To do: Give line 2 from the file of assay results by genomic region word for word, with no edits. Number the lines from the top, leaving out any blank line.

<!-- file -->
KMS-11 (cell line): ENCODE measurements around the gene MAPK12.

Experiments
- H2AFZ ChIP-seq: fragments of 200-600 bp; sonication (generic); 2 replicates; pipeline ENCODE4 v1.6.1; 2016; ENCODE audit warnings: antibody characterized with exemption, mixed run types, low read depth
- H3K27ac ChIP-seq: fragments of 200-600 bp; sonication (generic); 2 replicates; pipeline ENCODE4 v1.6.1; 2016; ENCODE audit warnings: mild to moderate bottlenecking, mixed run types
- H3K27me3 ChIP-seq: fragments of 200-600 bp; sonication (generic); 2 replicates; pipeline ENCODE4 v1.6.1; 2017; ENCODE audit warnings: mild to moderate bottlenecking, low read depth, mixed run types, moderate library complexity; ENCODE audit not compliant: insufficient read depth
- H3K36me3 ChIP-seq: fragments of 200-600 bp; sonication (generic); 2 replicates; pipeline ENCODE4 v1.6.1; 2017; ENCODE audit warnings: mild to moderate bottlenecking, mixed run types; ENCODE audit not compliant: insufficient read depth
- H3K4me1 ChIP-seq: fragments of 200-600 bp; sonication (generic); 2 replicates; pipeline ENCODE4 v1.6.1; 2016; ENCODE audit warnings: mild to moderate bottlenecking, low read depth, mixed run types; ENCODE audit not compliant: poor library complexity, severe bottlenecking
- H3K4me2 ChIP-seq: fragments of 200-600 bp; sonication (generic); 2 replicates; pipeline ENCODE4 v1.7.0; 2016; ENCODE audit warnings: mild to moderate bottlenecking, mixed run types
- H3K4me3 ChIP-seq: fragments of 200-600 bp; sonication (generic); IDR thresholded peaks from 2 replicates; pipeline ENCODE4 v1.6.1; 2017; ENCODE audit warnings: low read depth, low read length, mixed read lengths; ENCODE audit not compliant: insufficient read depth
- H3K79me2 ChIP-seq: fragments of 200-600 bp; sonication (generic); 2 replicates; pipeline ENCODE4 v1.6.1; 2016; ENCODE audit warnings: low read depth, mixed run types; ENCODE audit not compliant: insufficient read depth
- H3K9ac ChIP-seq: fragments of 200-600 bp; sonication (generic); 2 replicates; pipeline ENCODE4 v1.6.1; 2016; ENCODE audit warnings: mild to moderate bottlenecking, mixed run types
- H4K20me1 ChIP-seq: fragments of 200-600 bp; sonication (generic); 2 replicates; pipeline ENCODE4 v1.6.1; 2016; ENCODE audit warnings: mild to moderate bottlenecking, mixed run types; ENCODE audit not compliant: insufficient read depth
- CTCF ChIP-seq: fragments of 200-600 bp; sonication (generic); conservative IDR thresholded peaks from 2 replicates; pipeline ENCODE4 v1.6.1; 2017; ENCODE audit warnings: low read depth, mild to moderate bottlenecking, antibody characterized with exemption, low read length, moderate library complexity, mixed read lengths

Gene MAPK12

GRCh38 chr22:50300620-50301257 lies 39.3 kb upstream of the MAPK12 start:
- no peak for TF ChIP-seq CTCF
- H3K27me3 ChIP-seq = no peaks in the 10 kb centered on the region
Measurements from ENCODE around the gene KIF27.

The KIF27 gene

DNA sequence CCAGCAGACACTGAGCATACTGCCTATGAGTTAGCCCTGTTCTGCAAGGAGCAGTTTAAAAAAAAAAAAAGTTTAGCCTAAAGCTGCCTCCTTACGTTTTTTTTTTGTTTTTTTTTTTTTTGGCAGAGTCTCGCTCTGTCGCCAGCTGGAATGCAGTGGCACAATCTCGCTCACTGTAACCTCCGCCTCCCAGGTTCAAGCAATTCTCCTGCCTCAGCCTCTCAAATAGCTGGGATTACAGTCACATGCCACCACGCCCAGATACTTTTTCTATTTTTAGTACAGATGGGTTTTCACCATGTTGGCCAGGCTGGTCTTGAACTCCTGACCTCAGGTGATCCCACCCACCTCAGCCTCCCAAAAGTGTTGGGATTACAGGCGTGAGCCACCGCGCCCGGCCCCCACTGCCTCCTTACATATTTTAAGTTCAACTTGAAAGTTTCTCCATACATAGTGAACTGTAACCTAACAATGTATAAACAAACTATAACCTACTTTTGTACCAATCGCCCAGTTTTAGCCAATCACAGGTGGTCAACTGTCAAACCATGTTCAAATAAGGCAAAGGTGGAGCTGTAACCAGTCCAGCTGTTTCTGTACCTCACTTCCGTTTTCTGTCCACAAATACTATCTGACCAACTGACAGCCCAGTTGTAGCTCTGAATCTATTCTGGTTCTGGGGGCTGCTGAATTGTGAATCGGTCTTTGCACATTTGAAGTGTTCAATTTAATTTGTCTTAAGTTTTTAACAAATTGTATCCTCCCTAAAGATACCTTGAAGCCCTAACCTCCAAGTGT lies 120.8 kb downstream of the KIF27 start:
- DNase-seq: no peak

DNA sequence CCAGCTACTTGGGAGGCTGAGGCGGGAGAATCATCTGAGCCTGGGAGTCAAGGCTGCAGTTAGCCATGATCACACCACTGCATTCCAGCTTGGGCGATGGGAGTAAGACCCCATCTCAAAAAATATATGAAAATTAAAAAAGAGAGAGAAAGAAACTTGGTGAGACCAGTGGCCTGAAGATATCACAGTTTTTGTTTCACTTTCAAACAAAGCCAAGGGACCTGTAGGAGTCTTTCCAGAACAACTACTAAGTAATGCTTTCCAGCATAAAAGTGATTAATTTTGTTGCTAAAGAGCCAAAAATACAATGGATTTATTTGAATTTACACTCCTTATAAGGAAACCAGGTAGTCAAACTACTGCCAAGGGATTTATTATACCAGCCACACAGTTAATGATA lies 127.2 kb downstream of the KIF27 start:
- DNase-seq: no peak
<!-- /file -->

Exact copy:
Experiments